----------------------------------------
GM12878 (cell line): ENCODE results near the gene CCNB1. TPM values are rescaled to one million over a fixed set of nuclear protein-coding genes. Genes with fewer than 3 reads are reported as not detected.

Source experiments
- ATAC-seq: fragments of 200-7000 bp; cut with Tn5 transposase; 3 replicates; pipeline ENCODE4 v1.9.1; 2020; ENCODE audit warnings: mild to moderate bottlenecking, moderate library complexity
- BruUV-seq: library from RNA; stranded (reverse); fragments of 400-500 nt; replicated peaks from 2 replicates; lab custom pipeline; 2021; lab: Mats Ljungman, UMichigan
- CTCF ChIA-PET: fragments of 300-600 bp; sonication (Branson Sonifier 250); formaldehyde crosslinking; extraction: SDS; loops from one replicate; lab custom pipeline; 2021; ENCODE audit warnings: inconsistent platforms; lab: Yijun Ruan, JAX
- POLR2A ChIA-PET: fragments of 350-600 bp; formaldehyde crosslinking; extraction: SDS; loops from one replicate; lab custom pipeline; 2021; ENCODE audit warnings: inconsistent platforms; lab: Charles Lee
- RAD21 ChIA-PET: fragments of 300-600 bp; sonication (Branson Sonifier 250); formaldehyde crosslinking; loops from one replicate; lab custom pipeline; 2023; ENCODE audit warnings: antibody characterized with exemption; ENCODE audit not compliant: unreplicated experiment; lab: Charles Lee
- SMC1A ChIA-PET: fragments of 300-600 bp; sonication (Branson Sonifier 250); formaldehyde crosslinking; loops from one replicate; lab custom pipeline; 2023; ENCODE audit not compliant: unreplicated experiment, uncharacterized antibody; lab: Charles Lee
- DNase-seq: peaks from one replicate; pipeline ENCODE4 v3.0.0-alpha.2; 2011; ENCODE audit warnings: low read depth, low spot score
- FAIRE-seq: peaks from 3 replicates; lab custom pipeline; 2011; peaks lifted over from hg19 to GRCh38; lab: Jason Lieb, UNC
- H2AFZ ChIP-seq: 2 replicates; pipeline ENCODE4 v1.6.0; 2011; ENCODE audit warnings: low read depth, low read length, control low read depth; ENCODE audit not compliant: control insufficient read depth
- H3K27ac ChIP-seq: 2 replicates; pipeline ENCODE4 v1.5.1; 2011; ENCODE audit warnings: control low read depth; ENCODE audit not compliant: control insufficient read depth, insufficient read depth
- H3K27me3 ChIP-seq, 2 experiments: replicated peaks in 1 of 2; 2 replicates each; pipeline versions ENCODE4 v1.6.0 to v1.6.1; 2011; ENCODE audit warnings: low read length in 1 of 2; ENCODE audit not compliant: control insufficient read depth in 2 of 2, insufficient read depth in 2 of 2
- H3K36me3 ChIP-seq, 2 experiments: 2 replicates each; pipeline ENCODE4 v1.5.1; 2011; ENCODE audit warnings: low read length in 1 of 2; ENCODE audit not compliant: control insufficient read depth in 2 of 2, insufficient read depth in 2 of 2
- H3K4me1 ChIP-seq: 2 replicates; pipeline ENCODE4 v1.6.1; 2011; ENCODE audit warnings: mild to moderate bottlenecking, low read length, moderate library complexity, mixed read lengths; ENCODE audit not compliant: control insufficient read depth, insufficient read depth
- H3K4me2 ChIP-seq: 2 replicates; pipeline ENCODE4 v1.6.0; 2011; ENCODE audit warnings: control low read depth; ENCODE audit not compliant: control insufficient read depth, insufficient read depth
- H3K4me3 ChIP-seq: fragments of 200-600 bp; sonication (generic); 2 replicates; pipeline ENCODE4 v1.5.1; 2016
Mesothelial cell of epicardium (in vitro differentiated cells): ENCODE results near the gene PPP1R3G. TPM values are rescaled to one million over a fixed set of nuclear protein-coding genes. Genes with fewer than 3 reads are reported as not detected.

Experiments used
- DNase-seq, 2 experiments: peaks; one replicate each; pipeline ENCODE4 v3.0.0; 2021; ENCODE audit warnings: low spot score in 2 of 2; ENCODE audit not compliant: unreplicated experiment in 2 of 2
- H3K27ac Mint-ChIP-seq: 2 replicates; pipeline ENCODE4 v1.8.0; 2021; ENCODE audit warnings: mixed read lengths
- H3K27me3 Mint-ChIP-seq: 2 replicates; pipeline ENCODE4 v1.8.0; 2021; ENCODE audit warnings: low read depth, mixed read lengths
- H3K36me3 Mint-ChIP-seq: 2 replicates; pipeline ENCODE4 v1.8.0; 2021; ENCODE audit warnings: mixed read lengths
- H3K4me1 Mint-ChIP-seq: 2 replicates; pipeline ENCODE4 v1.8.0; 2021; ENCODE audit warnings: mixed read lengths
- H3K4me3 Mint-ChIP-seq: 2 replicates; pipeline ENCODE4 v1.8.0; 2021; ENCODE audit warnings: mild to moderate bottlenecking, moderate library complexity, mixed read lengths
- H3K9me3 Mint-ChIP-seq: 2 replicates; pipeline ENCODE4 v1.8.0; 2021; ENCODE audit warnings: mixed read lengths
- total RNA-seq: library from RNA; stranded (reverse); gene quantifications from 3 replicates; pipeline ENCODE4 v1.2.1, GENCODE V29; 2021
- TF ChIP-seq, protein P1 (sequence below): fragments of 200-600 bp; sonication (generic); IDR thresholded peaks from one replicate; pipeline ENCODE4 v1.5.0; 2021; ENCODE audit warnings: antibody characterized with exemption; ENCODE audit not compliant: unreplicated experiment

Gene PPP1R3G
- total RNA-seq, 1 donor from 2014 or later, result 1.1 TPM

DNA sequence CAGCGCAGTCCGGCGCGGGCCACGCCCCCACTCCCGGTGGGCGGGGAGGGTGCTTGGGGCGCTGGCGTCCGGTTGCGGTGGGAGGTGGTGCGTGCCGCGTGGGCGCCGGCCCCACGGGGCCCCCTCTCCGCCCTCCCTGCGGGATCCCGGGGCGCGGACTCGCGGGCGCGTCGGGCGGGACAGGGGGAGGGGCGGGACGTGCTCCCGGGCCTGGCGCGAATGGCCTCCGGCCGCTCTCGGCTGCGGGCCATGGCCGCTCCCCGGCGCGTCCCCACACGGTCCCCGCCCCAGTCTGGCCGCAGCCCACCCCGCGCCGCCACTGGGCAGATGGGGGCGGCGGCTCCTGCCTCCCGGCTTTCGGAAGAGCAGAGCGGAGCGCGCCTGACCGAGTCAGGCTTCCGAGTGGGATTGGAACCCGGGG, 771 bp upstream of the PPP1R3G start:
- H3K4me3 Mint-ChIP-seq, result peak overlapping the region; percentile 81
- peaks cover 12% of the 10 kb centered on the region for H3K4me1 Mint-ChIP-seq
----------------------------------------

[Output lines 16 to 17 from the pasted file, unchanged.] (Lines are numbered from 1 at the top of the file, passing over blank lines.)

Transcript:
- H3K4me2 ChIP-seq: 2 replicates; pipeline ENCODE4 v1.6.0; 2011; ENCODE audit warnings: control low read depth; ENCODE audit not compliant: control insufficient read depth, insufficient read depth
- H3K4me3 ChIP-seq: fragments of 200-600 bp; sonication (generic); 2 replicates; pipeline ENCODE4 v1.5.1; 2016